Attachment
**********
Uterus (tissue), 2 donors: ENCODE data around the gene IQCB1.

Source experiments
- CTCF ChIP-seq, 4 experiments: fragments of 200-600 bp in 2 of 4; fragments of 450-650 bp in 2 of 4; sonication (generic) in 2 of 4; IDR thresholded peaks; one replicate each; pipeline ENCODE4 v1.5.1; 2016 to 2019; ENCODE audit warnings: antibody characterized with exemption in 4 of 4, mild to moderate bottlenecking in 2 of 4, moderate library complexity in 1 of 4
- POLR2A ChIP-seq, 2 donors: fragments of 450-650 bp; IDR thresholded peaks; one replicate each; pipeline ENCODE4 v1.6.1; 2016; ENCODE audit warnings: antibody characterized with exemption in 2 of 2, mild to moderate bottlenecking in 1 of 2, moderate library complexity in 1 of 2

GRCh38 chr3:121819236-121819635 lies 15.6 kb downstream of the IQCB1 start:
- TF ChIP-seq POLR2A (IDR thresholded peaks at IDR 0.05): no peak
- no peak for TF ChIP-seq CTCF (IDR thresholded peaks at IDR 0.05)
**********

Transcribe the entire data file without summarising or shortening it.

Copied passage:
Uterus (tissue), 2 donors: ENCODE data around the gene IQCB1.

Source experiments
- CTCF ChIP-seq, 4 experiments: fragments of 200-600 bp in 2 of 4; fragments of 450-650 bp in 2 of 4; sonication (generic) in 2 of 4; IDR thresholded peaks; one replicate each; pipeline ENCODE4 v1.5.1; 2016 to 2019; ENCODE audit warnings: antibody characterized with exemption in 4 of 4, mild to moderate bottlenecking in 2 of 4, moderate library complexity in 1 of 4
- POLR2A ChIP-seq, 2 donors: fragments of 450-650 bp; IDR thresholded peaks; one replicate each; pipeline ENCODE4 v1.6.1; 2016; ENCODE audit warnings: antibody characterized with exemption in 2 of 2, mild to moderate bottlenecking in 1 of 2, moderate library complexity in 1 of 2

GRCh38 chr3:121819236-121819635 lies 15.6 kb downstream of the IQCB1 start:
- TF ChIP-seq POLR2A (IDR thresholded peaks at IDR 0.05): no peak
- no peak for TF ChIP-seq CTCF (IDR thresholded peaks at IDR 0.05)